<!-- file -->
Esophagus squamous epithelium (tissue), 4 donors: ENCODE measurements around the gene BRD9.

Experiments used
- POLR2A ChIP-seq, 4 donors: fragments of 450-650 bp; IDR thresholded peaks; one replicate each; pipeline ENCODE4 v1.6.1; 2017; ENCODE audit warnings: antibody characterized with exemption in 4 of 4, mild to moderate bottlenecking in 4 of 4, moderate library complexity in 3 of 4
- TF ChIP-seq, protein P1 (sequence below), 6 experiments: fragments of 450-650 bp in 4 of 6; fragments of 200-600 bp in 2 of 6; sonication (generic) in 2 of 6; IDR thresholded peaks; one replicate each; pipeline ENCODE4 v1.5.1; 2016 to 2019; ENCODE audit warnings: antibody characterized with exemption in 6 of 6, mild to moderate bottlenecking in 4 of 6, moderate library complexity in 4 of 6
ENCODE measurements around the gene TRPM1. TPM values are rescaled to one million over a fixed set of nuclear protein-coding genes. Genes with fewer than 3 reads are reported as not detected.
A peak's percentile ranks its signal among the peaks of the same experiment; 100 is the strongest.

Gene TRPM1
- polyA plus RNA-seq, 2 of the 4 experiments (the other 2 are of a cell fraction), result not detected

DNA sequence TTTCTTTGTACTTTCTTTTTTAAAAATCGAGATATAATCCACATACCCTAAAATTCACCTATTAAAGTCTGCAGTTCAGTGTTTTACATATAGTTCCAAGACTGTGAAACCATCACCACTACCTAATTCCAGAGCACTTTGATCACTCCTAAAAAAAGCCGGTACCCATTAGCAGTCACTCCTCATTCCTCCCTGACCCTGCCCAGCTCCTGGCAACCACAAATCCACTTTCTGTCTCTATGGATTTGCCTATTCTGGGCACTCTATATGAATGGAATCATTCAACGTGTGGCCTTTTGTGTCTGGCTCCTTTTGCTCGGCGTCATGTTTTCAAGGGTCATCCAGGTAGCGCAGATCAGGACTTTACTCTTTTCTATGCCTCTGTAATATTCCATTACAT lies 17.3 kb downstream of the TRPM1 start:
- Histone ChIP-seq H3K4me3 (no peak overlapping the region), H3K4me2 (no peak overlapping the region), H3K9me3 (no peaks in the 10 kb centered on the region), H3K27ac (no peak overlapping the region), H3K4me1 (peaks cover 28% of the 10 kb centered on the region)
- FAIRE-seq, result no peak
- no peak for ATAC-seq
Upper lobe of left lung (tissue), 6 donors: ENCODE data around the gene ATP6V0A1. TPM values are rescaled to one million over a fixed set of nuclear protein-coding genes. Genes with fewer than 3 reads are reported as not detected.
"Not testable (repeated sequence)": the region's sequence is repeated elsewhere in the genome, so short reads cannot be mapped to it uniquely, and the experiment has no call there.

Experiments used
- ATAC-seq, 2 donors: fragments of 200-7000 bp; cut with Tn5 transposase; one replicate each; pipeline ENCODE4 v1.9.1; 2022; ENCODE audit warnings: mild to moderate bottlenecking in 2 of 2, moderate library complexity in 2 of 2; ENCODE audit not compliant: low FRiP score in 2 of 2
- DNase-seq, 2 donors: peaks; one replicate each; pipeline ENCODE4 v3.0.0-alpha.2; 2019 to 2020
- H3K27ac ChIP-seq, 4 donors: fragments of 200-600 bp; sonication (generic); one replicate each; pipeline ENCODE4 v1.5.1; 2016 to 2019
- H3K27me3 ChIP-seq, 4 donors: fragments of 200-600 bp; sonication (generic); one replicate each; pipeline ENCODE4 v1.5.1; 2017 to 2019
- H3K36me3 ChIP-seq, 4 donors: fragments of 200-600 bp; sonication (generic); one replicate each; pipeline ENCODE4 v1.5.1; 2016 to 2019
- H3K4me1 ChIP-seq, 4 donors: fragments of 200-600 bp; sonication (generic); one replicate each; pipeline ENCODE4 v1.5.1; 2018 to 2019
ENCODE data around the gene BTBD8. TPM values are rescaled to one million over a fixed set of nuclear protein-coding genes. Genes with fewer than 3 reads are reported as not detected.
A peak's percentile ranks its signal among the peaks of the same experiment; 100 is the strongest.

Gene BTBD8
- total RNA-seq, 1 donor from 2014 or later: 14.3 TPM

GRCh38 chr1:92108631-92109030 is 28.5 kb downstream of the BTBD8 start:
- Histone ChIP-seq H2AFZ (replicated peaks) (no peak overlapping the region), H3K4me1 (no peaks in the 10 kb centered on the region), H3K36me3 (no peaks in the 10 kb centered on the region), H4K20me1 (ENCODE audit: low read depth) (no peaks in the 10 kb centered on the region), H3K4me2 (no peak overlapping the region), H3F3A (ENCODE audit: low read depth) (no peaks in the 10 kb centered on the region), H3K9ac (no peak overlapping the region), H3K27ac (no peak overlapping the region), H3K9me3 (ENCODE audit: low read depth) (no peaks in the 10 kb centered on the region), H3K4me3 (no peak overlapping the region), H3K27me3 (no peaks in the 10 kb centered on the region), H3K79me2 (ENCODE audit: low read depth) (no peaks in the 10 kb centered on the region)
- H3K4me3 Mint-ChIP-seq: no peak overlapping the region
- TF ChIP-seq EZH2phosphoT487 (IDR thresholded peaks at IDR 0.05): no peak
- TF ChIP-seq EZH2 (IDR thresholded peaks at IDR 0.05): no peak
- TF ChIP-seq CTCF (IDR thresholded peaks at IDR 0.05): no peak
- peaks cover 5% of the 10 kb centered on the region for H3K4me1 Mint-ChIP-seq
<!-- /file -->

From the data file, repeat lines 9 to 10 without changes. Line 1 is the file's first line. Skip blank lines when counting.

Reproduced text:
DNA sequence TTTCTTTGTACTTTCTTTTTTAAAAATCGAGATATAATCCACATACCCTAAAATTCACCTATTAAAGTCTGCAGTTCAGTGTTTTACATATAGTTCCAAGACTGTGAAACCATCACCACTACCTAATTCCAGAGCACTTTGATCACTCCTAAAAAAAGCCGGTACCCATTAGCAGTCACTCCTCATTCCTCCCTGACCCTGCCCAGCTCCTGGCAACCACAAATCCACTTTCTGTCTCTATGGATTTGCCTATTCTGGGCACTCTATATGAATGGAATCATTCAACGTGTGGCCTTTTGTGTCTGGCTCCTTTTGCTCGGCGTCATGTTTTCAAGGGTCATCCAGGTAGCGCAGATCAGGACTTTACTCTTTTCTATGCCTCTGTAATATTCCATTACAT lies 17.3 kb downstream of the TRPM1 start:
- Histone ChIP-seq H3K4me3 (no peak overlapping the region), H3K4me2 (no peak overlapping the region), H3K9me3 (no peaks in the 10 kb centered on the region), H3K27ac (no peak overlapping the region), H3K4me1 (peaks cover 28% of the 10 kb centered on the region)